College to challenge business to use space data to solve agricultural problems

Pershore Agritech Centre

A Pershore college is challenging Worcestershire businesses to discover how to use the latest technology from space to solve problems in agriculture.

It is all a part of the GrowAgri project, run by Pershore College, which is tasked with supporting the growth of agri-tech within the county.

The process will begin with a two-day seminar on 25-26 March to explore how the use of data obtained from satellites has the potential to revolutionise the way farmers grow our food by making production more efficient.

The event is being delivered byWorcestershire-based software solutions company Borwell, which will look at how this data can be analysed and presented using geographic information systems, that can improve the software tools available within the farming sector.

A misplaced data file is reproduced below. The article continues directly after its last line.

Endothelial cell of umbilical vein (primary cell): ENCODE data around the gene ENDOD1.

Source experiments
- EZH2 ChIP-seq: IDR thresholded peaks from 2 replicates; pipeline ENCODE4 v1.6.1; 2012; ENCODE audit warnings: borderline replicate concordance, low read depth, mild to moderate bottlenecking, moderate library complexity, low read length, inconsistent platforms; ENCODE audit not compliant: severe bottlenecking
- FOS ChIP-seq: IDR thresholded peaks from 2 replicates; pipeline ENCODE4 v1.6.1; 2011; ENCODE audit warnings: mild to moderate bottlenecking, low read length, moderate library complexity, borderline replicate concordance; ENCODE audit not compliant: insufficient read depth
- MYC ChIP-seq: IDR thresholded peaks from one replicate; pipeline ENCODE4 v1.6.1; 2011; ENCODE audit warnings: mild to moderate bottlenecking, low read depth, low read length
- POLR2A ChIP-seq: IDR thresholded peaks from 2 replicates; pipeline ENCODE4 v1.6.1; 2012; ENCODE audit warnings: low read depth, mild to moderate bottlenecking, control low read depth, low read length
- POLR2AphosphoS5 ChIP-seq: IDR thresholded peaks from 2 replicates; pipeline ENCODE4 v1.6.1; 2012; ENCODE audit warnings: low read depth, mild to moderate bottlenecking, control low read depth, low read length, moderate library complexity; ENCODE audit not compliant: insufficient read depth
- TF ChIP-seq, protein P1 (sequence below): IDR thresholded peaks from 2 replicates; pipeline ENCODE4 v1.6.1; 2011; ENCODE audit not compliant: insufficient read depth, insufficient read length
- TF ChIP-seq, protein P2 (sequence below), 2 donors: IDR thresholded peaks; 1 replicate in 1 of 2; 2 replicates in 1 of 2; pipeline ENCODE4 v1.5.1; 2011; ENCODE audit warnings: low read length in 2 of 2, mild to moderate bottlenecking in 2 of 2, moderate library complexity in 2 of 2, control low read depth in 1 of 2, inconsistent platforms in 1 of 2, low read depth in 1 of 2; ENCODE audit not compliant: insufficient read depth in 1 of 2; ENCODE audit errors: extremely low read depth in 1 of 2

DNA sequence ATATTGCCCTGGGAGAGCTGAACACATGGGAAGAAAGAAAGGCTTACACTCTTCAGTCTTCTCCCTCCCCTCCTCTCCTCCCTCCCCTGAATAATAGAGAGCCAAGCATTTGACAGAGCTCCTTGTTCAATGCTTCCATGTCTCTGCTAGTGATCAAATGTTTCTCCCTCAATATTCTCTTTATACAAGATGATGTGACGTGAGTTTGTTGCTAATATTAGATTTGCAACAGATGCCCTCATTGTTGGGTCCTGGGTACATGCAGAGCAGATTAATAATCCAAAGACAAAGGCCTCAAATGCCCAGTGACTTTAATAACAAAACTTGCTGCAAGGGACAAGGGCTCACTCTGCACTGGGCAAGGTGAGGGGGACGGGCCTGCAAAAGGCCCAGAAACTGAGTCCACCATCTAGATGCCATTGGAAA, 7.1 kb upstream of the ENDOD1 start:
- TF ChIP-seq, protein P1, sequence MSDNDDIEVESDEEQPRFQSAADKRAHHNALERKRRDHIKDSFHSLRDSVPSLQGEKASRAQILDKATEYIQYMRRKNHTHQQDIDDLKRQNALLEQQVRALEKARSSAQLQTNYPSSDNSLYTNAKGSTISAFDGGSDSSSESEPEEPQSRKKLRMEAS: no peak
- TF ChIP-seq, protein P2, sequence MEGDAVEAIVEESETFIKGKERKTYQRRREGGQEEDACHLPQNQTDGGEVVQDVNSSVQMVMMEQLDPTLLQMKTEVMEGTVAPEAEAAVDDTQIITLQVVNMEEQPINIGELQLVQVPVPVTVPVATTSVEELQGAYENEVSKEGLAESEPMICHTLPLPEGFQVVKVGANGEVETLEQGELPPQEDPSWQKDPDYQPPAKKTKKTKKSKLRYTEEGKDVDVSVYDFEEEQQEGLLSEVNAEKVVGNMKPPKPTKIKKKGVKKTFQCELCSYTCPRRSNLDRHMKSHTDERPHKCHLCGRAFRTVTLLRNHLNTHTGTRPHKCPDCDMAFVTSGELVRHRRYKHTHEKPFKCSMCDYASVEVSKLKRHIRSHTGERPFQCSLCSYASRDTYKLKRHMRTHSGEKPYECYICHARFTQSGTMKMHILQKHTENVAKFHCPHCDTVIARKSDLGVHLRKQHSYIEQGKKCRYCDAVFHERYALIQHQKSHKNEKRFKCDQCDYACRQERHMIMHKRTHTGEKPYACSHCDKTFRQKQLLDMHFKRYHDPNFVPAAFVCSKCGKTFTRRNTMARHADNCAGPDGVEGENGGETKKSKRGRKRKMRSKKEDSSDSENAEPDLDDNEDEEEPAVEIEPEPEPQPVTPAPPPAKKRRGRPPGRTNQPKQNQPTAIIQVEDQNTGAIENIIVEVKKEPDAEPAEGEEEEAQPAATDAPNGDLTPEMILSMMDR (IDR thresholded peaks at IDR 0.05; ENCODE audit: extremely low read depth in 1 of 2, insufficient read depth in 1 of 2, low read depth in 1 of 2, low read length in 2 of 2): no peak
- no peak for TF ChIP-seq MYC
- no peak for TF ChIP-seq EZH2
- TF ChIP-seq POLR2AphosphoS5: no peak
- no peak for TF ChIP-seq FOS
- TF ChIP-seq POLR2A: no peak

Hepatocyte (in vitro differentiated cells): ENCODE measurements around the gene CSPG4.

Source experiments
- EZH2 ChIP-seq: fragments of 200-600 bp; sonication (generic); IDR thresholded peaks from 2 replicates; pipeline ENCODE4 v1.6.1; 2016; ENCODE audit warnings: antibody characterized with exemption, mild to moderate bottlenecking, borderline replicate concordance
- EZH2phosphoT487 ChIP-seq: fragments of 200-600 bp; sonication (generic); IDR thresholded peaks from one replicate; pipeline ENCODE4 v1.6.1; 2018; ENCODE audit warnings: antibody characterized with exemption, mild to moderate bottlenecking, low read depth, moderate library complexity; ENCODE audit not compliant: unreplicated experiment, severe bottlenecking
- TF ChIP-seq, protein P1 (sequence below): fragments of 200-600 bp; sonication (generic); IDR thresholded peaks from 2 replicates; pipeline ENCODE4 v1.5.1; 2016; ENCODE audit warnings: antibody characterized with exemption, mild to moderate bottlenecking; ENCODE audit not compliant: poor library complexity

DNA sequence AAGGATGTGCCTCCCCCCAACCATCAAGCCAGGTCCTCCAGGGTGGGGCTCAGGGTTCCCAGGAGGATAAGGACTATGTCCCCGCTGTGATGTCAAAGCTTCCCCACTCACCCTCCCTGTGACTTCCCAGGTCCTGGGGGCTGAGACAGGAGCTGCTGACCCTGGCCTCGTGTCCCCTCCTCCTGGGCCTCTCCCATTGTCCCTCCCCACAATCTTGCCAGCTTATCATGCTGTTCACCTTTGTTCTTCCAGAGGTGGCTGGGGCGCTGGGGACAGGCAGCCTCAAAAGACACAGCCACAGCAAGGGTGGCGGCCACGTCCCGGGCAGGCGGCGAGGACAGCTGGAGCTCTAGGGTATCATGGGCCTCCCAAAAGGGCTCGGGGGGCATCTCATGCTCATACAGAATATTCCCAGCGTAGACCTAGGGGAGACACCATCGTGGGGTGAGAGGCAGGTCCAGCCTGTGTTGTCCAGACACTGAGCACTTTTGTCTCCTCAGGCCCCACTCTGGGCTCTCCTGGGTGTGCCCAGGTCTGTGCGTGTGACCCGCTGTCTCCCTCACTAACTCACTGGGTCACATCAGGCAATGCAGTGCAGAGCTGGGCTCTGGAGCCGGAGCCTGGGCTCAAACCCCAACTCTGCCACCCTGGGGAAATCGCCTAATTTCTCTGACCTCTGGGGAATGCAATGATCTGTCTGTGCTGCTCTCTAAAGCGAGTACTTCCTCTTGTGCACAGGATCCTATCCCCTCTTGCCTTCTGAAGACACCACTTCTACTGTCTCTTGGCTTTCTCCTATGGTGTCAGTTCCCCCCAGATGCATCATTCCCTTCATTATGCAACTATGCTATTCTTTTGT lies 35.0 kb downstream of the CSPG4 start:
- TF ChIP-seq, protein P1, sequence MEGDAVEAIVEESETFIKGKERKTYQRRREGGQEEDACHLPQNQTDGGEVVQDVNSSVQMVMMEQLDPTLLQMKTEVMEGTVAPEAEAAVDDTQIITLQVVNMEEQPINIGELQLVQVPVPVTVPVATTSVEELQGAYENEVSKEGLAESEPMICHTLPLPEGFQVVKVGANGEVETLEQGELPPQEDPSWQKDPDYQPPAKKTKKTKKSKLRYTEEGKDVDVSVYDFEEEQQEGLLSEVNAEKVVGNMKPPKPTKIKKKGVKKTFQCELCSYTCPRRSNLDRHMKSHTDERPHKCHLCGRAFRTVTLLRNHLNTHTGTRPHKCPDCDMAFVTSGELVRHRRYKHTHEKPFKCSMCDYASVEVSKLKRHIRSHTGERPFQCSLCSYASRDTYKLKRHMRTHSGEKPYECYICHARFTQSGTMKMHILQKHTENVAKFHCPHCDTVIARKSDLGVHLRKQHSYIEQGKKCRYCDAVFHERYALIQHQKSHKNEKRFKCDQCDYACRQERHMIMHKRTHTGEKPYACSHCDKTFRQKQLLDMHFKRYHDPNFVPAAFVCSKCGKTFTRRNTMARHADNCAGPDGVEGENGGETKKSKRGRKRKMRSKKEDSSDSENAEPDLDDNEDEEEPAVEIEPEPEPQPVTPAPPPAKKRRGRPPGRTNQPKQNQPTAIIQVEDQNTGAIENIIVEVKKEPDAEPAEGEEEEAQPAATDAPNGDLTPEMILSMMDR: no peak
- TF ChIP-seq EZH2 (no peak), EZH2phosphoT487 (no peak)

Satellites and drones provide farmers with real-time images of individual plants and information from these images can be processed and integrated with sensors and other data to provide guidance for immediate and future decisions, such as precisely which fields to water and when to plant a crop.

Unlike previous agriculture revolutions, which have focused on further intensification and standardisation, this offers a new set of tools. It is not about drastically increasing yields, but tailoring the cultivation of each square foot: adopting a ‘per plant’ ‘per animal’ approach.

Business Development Manager, GrowAgri Project, Denis Harrison, said: “We are delighted that Borwell have agreed to apply their in-depth technical knowledge to this workshop. They have specific insights into the ever expanding use of big-data and visualisation in the horticultural sector.

“This is a fantastic opportunity to bring together IT and horticulture at Pershore College. It will allow individuals and companies to look at current market applications and solutions to underpin future development projects. Equally, these techniques cut across multiple industries who may find that they use comparable tools that with further innovation, can be useful in a rural context.”